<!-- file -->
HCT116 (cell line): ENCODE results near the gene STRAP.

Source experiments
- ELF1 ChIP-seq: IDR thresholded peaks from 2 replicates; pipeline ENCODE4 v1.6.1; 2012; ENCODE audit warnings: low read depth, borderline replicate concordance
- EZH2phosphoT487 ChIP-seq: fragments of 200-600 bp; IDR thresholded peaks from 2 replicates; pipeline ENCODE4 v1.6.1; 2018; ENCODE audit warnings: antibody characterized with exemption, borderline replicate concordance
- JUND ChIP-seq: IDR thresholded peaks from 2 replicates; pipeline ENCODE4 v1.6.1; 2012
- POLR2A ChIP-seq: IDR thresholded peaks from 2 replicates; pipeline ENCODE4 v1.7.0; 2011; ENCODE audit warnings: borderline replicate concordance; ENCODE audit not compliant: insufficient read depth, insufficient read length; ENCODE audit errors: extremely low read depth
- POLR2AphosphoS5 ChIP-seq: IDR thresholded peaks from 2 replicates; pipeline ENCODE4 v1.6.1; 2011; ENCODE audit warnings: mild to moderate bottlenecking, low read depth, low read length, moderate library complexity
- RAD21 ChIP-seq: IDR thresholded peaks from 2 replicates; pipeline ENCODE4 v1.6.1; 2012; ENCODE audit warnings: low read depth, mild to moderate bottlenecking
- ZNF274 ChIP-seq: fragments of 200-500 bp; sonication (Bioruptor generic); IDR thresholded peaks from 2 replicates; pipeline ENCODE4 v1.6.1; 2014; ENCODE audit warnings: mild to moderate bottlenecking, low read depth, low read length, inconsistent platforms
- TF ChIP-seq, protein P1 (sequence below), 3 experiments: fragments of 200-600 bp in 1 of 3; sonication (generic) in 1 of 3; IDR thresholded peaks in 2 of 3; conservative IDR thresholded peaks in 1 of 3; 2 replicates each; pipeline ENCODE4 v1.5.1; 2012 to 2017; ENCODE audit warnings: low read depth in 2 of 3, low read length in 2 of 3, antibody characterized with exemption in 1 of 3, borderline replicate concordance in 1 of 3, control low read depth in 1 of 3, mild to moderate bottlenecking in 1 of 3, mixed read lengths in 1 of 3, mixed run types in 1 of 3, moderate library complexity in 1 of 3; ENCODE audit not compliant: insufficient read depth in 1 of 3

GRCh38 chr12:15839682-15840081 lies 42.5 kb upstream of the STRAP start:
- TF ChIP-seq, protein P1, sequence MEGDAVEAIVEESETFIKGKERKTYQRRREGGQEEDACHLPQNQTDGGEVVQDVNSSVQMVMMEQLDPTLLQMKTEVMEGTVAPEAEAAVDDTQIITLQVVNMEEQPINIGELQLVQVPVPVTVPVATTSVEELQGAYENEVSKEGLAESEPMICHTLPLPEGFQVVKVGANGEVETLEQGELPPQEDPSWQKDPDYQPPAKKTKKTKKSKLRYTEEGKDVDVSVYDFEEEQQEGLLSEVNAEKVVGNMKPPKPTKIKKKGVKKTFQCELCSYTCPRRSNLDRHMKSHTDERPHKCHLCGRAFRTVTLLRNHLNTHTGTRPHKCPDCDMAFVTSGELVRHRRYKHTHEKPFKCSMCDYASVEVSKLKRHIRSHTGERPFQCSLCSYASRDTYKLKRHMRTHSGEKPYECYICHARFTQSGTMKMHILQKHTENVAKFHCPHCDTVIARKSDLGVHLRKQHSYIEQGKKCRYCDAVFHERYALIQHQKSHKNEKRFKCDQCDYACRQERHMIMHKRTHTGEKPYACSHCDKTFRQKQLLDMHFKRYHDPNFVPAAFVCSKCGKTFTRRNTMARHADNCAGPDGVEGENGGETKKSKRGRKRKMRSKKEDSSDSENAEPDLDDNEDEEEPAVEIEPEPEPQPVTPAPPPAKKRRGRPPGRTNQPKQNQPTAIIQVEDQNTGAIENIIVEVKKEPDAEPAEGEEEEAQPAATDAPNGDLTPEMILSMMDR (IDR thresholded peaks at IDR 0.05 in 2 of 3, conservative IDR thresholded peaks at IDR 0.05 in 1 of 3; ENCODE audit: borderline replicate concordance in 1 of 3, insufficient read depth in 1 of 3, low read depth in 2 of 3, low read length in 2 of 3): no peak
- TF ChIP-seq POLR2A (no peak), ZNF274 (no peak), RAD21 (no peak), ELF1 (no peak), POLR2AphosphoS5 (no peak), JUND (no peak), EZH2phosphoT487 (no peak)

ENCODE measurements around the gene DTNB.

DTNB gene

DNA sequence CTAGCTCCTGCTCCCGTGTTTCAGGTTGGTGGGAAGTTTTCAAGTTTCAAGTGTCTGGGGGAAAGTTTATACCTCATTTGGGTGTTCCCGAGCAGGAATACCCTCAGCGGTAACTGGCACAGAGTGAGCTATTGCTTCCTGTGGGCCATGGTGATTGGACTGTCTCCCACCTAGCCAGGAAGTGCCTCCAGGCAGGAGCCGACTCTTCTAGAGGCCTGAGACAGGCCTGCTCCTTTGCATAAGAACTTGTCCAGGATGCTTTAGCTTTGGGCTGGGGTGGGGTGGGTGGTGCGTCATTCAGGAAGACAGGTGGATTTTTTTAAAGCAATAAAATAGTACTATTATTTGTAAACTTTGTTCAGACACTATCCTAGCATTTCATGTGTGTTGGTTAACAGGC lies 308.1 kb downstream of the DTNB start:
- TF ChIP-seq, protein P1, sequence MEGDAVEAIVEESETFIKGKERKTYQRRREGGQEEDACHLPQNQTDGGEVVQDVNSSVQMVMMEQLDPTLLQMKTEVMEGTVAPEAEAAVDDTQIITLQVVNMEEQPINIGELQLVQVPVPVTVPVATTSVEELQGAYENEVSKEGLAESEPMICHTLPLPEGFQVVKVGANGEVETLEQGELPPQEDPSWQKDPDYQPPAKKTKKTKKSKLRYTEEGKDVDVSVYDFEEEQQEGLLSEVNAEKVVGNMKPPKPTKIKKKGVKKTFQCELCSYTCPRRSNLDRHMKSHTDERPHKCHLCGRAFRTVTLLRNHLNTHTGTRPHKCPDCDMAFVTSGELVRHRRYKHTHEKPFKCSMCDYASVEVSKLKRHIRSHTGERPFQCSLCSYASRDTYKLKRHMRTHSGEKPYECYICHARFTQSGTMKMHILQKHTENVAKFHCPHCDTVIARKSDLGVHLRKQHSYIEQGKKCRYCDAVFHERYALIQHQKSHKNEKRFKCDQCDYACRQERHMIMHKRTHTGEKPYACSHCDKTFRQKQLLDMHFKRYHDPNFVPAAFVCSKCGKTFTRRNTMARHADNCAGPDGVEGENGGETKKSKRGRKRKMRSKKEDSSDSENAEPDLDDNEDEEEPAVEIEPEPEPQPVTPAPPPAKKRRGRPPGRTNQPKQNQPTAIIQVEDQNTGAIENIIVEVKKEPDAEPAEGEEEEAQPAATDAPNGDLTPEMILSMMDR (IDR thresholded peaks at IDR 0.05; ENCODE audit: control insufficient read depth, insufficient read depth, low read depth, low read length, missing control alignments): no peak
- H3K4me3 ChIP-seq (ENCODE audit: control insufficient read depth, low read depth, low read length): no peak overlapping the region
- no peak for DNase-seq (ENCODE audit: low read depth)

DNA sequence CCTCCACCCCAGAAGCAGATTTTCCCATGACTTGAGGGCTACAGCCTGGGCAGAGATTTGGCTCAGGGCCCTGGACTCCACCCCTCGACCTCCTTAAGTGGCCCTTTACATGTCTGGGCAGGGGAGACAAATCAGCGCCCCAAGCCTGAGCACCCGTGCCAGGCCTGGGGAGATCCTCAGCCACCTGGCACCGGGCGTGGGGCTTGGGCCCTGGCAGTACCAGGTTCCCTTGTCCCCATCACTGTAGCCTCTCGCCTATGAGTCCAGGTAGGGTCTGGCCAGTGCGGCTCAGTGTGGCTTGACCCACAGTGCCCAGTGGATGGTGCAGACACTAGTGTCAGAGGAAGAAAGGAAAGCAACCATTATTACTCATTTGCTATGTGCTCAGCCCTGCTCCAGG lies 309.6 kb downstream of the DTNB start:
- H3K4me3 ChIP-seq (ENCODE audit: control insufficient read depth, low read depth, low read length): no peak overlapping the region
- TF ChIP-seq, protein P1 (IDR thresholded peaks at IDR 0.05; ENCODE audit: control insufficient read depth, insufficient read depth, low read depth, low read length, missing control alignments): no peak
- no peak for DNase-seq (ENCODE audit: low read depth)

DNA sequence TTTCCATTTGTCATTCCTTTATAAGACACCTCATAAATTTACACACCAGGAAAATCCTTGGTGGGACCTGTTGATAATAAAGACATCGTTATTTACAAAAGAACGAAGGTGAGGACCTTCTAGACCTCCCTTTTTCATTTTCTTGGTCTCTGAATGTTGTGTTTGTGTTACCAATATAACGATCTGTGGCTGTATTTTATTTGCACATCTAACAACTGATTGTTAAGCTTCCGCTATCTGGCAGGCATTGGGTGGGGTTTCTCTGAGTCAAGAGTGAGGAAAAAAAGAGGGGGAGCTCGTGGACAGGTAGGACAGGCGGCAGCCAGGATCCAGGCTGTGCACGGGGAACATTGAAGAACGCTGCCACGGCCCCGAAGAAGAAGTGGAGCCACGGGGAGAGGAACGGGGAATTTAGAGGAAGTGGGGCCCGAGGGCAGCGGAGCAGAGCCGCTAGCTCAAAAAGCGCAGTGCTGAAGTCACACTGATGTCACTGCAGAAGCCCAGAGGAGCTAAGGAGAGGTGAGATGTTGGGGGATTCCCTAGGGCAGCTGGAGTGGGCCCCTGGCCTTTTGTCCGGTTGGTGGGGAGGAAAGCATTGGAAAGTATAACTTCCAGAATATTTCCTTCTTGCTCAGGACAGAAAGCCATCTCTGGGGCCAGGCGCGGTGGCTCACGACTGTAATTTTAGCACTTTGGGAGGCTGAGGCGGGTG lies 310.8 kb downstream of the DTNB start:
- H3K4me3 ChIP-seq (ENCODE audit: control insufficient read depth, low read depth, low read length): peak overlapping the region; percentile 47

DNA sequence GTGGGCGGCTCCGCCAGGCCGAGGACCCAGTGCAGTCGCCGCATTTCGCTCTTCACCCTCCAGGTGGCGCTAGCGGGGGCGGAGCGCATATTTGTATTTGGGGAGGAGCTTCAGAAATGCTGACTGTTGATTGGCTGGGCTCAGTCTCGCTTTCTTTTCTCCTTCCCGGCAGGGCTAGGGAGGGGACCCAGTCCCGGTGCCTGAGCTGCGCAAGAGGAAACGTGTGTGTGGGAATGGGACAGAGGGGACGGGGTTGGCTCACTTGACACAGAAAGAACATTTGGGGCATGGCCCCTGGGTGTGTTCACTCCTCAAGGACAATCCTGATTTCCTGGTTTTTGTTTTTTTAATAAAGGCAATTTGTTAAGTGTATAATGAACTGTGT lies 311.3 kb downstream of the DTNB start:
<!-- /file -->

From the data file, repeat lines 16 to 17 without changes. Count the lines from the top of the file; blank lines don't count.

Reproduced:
DNA sequence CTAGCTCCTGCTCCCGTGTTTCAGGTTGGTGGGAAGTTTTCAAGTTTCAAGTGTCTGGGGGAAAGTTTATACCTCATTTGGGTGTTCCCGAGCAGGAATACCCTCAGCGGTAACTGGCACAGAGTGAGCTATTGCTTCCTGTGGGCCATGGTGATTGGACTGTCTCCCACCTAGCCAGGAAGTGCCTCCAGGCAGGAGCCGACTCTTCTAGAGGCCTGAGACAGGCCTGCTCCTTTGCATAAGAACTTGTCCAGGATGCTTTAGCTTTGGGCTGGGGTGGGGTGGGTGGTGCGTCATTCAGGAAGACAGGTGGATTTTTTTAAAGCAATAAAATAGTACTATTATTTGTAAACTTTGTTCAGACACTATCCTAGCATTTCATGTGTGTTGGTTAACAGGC lies 308.1 kb downstream of the DTNB start:
- TF ChIP-seq, protein P1, sequence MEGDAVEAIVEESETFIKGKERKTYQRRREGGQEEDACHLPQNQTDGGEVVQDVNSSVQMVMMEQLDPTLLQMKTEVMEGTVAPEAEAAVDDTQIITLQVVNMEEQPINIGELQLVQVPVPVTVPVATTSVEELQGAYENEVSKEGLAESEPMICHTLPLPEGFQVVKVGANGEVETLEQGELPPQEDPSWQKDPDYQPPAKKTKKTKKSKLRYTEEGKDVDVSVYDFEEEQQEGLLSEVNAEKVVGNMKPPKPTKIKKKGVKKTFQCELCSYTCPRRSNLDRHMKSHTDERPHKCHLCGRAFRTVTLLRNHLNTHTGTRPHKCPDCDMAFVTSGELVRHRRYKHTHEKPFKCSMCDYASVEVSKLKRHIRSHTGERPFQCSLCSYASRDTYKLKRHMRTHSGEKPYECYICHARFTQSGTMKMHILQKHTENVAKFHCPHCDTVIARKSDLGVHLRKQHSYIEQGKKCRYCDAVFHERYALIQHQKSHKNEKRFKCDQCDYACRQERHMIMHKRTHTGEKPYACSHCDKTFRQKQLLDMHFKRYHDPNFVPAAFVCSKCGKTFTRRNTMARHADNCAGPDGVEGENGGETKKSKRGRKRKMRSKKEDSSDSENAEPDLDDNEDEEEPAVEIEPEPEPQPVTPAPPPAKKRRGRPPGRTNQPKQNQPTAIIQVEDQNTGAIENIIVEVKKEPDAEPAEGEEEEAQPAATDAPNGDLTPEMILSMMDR (IDR thresholded peaks at IDR 0.05; ENCODE audit: control insufficient read depth, insufficient read depth, low read depth, low read length, missing control alignments): no peak